Frequently Asked Questions

What’s the difference between parole and probation?

Probation is typically established during initial sentencing and ordered by a judge during trial. On the other hand, parole is granted by a parole board to incarcerated individuals after they have already served time in jail.

Put simply, parole is a form of early release from jail; probation is often in place of jail or instead of a full sentence.

How long does unsupervised probation last?

The judge in charge of your case will decide the length of your probationary period. The exact length will vary from case to case.

In Florida, most probationary periods last on average about four years, but some may be as long as 15 years or as little as six months. Your lawyer can help advocate on your behalf when the judge is deciding on a length of time.

What happens if you’re found in violation of probation?

You may be arrested and charged with a Violation of Probation (VOP). A judge may change the conditions of probation, lengthen the probationary period, or even order jail time. The State of Florida has zero tolerance for probation violators, so there is almost a guaranteed chance of facing further penalties.

The consequences of a VOP depend on a variety of factors. Violations are classified as either a technical violation (such as failing to pay a court fine or missing a counseling session) or substantive violation (which involves committing a new offense while on probation). Substantive violations are considered more serious, even if the new offense is only a misdemeanor.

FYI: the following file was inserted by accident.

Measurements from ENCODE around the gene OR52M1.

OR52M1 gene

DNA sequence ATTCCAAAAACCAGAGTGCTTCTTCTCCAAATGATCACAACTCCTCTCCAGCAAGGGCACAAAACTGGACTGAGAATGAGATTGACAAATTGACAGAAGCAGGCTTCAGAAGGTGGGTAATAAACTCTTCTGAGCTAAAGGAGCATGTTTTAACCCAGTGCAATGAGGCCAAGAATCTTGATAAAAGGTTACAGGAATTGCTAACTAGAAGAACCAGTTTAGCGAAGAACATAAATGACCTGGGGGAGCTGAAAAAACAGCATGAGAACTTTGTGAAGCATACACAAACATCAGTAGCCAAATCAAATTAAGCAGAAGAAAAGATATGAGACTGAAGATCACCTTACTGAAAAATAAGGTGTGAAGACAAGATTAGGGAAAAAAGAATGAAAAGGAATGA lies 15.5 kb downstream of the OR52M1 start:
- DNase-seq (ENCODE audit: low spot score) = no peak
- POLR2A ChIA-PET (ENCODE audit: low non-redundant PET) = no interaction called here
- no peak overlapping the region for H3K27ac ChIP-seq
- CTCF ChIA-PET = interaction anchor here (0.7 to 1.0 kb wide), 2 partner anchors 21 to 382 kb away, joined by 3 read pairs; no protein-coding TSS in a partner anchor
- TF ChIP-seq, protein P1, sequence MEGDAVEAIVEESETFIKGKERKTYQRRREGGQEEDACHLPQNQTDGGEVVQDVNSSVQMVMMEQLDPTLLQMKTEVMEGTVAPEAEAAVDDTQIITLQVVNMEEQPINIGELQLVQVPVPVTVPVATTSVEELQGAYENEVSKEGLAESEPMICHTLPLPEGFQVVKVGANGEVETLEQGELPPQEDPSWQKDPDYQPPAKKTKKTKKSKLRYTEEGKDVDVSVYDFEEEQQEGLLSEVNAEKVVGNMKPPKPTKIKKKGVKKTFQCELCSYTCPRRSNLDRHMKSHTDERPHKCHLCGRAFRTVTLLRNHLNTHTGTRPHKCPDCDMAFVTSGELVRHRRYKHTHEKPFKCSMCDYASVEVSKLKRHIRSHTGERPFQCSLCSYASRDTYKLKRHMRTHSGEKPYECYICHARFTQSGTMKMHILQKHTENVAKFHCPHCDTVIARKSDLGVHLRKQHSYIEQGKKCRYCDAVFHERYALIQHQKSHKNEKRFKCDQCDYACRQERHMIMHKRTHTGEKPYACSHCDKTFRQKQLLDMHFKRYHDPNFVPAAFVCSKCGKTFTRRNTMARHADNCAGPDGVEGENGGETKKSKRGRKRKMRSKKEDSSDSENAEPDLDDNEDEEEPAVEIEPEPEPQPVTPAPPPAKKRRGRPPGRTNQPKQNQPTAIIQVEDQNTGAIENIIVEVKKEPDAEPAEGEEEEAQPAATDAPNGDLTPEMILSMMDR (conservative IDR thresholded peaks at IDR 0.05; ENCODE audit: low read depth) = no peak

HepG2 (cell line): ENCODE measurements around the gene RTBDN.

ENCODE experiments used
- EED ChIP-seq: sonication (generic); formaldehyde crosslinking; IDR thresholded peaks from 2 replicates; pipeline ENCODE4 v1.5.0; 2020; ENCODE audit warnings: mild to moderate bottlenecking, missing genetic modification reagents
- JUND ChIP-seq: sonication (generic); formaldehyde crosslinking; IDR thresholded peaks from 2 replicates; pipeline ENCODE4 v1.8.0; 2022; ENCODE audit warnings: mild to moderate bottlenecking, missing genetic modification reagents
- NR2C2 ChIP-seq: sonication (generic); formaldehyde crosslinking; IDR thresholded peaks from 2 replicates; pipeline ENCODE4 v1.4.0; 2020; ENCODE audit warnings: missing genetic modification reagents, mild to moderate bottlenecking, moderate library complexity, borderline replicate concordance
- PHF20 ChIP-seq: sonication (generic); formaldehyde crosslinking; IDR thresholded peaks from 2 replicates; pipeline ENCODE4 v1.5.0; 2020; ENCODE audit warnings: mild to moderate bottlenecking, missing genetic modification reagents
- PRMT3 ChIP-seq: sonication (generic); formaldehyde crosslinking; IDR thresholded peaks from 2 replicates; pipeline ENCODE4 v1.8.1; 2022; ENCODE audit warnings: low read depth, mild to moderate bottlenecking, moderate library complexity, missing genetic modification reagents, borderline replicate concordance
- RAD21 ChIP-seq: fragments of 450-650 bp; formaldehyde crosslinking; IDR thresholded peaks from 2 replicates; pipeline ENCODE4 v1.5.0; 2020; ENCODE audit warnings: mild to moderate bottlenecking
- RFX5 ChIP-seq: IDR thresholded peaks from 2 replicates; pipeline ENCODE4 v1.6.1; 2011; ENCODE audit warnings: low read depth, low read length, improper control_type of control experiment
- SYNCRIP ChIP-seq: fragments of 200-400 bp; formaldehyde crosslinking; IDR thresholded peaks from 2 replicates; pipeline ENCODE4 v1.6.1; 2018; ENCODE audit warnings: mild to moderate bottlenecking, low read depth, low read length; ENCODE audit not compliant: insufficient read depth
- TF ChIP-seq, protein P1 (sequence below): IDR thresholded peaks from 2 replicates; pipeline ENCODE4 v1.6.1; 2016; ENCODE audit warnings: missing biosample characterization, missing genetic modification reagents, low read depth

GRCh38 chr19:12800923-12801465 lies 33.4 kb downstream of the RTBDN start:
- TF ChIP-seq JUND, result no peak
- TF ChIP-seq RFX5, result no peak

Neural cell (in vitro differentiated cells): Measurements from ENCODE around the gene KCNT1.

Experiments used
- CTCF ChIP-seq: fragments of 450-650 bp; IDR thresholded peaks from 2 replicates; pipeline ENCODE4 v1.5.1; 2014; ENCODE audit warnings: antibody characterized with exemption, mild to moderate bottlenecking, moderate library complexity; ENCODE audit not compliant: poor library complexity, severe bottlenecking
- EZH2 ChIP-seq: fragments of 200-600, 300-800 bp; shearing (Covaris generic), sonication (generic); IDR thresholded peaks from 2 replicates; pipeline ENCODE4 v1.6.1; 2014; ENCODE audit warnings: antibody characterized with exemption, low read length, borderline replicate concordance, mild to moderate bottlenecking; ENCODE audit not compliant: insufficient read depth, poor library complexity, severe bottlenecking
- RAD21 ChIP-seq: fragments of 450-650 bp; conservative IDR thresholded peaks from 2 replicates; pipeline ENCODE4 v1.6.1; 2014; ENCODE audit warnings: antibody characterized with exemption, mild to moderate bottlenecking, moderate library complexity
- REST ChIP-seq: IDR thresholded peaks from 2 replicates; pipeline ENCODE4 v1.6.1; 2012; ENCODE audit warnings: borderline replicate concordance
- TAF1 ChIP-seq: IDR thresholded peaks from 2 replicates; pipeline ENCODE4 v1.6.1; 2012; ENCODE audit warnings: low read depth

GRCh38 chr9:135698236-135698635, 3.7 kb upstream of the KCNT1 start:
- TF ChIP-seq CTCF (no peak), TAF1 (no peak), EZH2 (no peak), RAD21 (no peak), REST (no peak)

It’s important to contact a lawyer if you’ve been found in violation of your probation rules. A lawyer can help negotiate the terms of your probation with the judge during a VOP hearing or even beforehand.

If you’re charged with a VOP, do you get “credit” for time spent on probation?

It’s a common myth that if you’re charged with a VOP, you may avoid additional jail time by receiving credit for the time you’ve spent on probation.

In reality, courts do not take into account the time you’ve spent on probation when deciding on jail time or other consequences for a VOP. If you’ve spent 36 months on probation, you will not have 36 months subtracted from a future VOP sentence.

How a Lawyer Can Help

On unsupervised probation, people can avoid jail time and retain their freedom. A criminal defense lawyer can help defend you in court and work toward keeping you from behind bars.

If you’re facing criminal charges—even as a first-time offender—you need a skilled defense attorney on your side to help you understand your rights and freedoms guaranteed by law.

The legal team here at Mike G. Law is ready and able to defend people who have been arrested and need help in court, as well as those who have been charged with a Violation of Probation.

We’re here to protect you. Fill out the form below to contact us for help.